How fishermen find deep secrets

A bass taken on a spinner bait fished in deep water.

Fish, like people, live in different places.

While some folks set up house in the mountains, others live in the country or at the beach. Regardless, the biggest populations are in the cities and towns that dot our land.

Lake Norman has never conducted a house-to-house census of where fish dwell, but anglers know that fish – like people – find shelter in a variety of habitats.

Since the advent of modestly priced marine electronics, specifically sonar and GPS, fishermen are venturing farther and farther from the shoreline to locate and catch fish.

There was a time when the expression, “the fish are deep” meant they were hovering in water depths to 15 feet. Today, deep can be anywhere from 15 feet to any depth of water.

While many anglers cast the shorelines for their favorite species, a growing number seldom fish in water shallower than 20 feet. They believe their chances of catching a lot of fish are greater in deeper haunts.

Striper fishermen have been catching their quarry in the deep river and creek channels of Lake Norman and other Piedmont lakes for decades. Bass, perch and cat fishermen have joined them.

Anglers in brightly colored bass boats are deep jigging, drop shooting and casting big lipped crank baits on deep humps, edges, ledges and drops offs.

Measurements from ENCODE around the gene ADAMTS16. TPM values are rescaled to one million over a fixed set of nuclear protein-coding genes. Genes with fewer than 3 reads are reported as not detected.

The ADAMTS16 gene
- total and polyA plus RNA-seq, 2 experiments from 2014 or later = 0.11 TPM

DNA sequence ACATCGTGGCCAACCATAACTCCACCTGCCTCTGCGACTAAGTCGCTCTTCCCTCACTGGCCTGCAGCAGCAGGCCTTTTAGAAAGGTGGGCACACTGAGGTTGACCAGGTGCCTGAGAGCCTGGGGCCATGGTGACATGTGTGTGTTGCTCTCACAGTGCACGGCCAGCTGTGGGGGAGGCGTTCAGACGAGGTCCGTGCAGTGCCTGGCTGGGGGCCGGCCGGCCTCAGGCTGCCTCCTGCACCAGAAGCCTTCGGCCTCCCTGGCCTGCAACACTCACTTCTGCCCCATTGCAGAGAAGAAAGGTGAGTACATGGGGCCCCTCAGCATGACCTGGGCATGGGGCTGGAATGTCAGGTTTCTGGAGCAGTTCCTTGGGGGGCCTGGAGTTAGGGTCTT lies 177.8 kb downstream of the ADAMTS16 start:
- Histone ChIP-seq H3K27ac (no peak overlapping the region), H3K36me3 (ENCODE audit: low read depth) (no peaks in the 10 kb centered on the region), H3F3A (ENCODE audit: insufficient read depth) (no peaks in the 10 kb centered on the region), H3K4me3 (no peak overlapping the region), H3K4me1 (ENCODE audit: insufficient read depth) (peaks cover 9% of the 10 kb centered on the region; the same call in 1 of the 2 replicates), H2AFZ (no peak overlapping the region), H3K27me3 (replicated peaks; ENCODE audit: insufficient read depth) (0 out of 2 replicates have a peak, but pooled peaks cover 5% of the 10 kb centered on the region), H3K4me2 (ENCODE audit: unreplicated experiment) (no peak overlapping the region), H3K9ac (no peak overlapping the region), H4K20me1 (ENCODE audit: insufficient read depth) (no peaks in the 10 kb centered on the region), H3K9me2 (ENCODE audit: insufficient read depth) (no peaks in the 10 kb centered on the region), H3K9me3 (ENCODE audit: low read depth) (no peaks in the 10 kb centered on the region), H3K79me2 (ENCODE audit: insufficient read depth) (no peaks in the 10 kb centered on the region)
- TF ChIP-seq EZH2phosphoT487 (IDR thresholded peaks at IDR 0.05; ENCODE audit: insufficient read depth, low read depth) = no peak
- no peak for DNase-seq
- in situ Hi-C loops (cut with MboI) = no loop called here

The key to locating underwater sanctuaries is easier than it appears¸ particularly if your boat is equipped with a fish finder/GPS. The topographic map loaded into the GPS shows underwater terrain features, and the fish finder confirms the presence of fish. When a likely spot is located, it only takes a push of the waypoint button to save the spot on the map to return at a later date.

Winter is a great time to fish for deep water bass, stripers and perch.

Expect to find your favorite species in creek runs to 90 feet of water. When suspended fish are located, they are usually hungry and easier to catch than those resting on the bottom.

Tips from Capt. Gus

Water-proof topographic maps show lake bottom contours and mirror the GPS map loaded in your boat’s electronics. Maps are a great tool for an angler to locate potential fishing areas before actually going on a fishing trip.

Upcoming events

• I will present “How to Safely Navigate Lake Norman Using Sonar and GPS,” at 6:30 p.m. Jan. 19, at North Point Watersports, 112 Doolie Road. Bring your questions and instruction books to the free, 90-minute seminar. Details: 704-799-1994.

• Jake Bussolini and I will present “How to Catch Fish Using Sonar and GPS” at 6:30 p.m. Jan. 27 at Gander Mountain, 236 Norman Station Blvd., Mooresville. Bring your questions and instruction books to the free 90-minute seminar. Details: 704 658 0822.

Hot spots of the week

For those tough enough to weather the cold temperatures, bass, stripers and perch are biting around lighted docks at night.

Otherwise, spotted bass are in most major creeks, while stripers are taking live baits in the river channel north of the N.C. 150 bridge and in Stumpy and Reed creeks.

Capt. Gus Gustafson of Lake Norman Ventures is an outdoor columnist and a full-time professional fishing guide on Lake Norman. His website is www.fishingwith
gus.com. Contact him at 704-617-6812 or Gus@LakeNorman.com.

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